Gertjan de Vries at CUE2019

Are there any risks attached to the Internet of Things?

Of course there are. Whenever large volumes of data are processed, there are risks. Especially when automated processes arise that respond to the data. Applications such as our sound sensor are developed with the best of intentions. And the systems that are currently being developed are essentially still fairly simple and easy to manage. But as soon as different systems start to collaborate, the new whole ceases to be easy to manage. Vulnerabilities in these interconnected systems are no longer identified as quickly and they are increasingly interesting to hackers. Hackers will then exploit these vulnerabilities, often for dubious purposes.

Besides the risk of data from IoT sensors being intercepted and used improperly, there is a risk that is perhaps even more impactful, the risk of not being able to guarantee where the data came from. Imagine that data from our sound sensor, which is currently “merely” shown on an online dashboard, were to be intercepted and misused by systems that respond to monitoring data. A hacker would then be able to control the system, provided he or she manages to pose as a SensorTeam sensor. Sensor data encryption and authenticity verification are two things that we have to get right to prevent problems in the future.

In my opinion, we need clear guidelines on a European level. We are now seeing that companies and parties that are pioneering this development don’t know how to handle this. Luckily, we have got this under control. Data from the SensorTeam sensor is fully encrypted, from the moment it is collected right through to when it is saved to the cloud. The cloud services processing the data are also actively secured.”

IoT is making cities smarter. Are there any downsides to smart cities?

Data is the foundation of any smart city. But as soon as data is transferred using devices, people have less control over it. On the one hand, this is a positive, as it allows a lot of processes in a smart city to be automated and streamlined. And it makes them faster as well. One example is a parking space notification on your phone as you enter one of those smart cities. Very convenient for you and good for the environment as well, as you won’t have to drive around looking for somewhere to park. On the other hand, however, smart cities are exposed to the risk of hackers breaking into their systems to manipulate or disable them. It doesn’t bear thinking about what would happen if hackers shut down sensor-controlled traffic lights.”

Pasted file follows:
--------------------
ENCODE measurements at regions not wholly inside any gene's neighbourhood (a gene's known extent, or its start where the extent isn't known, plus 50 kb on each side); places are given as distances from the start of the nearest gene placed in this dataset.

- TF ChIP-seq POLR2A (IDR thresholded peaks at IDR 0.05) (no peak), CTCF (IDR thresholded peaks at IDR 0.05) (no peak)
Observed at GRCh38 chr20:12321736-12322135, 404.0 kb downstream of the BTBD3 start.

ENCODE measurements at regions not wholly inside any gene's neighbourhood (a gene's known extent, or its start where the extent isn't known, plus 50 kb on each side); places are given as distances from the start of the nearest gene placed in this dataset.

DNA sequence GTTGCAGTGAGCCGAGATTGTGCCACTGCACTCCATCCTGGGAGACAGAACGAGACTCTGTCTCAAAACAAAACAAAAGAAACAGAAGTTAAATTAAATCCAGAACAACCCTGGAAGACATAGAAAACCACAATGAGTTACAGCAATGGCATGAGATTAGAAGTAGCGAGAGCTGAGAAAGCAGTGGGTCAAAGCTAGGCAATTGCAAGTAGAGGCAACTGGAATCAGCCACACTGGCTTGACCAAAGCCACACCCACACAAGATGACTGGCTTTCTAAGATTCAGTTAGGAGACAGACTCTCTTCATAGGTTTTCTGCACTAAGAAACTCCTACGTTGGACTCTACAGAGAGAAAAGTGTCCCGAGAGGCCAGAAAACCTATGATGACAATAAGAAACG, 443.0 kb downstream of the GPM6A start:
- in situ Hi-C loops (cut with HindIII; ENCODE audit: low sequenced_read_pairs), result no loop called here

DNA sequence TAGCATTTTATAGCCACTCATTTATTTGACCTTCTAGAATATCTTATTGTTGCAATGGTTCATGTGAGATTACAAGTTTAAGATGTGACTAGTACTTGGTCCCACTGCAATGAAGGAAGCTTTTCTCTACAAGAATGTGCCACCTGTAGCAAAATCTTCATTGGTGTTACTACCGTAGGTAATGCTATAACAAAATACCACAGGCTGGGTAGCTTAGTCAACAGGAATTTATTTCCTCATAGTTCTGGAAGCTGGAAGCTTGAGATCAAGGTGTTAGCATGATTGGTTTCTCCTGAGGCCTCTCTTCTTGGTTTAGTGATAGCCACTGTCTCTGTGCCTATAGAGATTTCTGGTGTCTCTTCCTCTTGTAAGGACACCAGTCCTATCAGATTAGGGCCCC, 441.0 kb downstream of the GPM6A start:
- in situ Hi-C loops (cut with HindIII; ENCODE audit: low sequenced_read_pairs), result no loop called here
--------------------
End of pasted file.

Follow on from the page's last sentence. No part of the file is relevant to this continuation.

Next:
Whose job is it to secure the data?

Companies that develop IoT solutions and provide IoT services, such as SensorTeam, have, as far as I’m concerned, primary responsibility for securing the data. The government will also have to issue guidelines, which they are actually already doing. In 2018, the Dutch government imposed a range of measures [page is in Dutch] to boost the security of the Internet of Things. These guidelines include standards and certifications for IoT devices, while they are also intended to purge users’ compromised devices. And we need to raise security awareness among the general public. Parties such as KPN are already working on that.”

What can we do personally to secure our data?

Data on devices you use in your personal environment is easier to secure than any data you share with, for example, a smart city. The Open Web Application Security Project (OWASP) [page is in Dutch] offers extensive advice for personal digital security. The main pieces of advice are the following:

  • Use a strong password made up of symbols, uppercase and lowercase letters, and numbers. And change your password on a regular basis, such as every three months
  • Always update your system to the latest version
  • Never save privacy-sensitive data when it is not necessary
  • Protect your IoT device against malware by using detection systems

Make sure you read all the advice and learn about this new world. It is already here, and it will only grow. For further information on IoT security, check out KPN’s white paper [page is in Dutch]. It goes into IoT security in great detail, providing lots of highly useful information for companies and authorities.”